Those who know the story of Francis might be shocked at the eerie similarity between Waldes’ story and Francis’. Francis too was a powerful layperson, a successful military leader, who renounced his power and prestige to follow Christ’s command of radical obedience and poverty. Francis too spent his time wandering Europe, preaching against luxury and greed and excess. Francis too attracted a group of followers who spread his message of unorthodox discipleship around Christendom. And Francis too was seen by the church in his time as a troublesome pest, disturbing the peace and order of the church. Francis may as well have been just another Waldes, spawned 30 years later to trouble the church again. But the church had learned from its mistake. When the church persecuted the Waldensians, there was chaos and rebellion and bloodshed. The church had destabilized itself when it tried to silence the voice of the converted merchant. Now, 30 years later, the church decided that accepting critique was safer than rejecting it. Now, 30 years later, the church decided that allowing dissent and disagreement was safer than enforcing uniformity and obedience with violence. And that, I think, is the most important thing to remember about Francis. Not that he talked to animals, that he paid no regard to worldly hierarchies or titles, or even that he preached against wealth with poisonous acerbity. The most important thing about Francis is that he was one of the many moments throughout history when the church, maybe even for impure motives, learned once again to be the church. We are still learning, it seems.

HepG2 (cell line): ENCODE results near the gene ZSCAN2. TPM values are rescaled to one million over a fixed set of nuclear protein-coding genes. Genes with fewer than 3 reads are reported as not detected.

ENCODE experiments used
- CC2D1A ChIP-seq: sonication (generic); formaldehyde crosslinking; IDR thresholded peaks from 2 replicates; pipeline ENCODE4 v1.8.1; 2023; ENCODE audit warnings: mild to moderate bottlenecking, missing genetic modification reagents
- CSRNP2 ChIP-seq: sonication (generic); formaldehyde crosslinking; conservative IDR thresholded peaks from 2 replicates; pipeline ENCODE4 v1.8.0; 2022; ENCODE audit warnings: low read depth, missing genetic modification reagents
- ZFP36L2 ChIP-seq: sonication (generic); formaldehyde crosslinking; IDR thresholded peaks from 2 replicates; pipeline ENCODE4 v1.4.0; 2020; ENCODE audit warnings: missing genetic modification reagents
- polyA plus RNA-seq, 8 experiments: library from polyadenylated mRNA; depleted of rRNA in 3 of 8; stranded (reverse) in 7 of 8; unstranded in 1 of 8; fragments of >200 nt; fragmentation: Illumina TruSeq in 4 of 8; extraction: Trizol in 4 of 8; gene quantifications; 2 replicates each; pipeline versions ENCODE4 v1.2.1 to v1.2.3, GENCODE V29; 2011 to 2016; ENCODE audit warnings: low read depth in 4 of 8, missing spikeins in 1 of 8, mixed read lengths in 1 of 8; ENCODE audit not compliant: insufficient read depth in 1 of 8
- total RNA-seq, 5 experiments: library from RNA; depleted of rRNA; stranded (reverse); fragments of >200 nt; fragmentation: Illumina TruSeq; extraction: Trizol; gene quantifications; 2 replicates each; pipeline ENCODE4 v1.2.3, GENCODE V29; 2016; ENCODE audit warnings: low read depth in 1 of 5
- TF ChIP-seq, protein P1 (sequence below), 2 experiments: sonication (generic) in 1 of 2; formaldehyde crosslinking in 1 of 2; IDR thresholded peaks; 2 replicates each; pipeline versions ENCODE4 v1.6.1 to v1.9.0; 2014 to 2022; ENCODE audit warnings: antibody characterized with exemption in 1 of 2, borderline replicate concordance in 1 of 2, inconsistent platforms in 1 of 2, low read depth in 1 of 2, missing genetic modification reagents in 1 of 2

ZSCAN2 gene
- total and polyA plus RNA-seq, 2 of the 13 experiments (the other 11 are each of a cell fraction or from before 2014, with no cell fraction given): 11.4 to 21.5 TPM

As much as we shape our histories, our histories shape us.

If you are celebrating Francis’ life today, celebrate it by remembering the true, difficult, and profound story that Francis’ life tells. The story Francis’ life tells about us. Remember that as much as we shape our histories, our histories shape us. The church decided to be a certain kind of church when it condemned Peter Waldes. The church decided to be a different kind of church when it decided, grudgingly, to accept and then canonize Francis of Assisi. And the church has become a yet different kind of church as it has heard, again and again, the incredible, wonderful, somewhat fabricated story of the little flower of Italy. Be careful little ears, what you hear.

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Gerhard Stübben

is a PhD student in Church History at Baylor university. He is also the author of several books, including Scripture Revisited, and a cohost of Podcastica Patristica and The Reformation Podcast.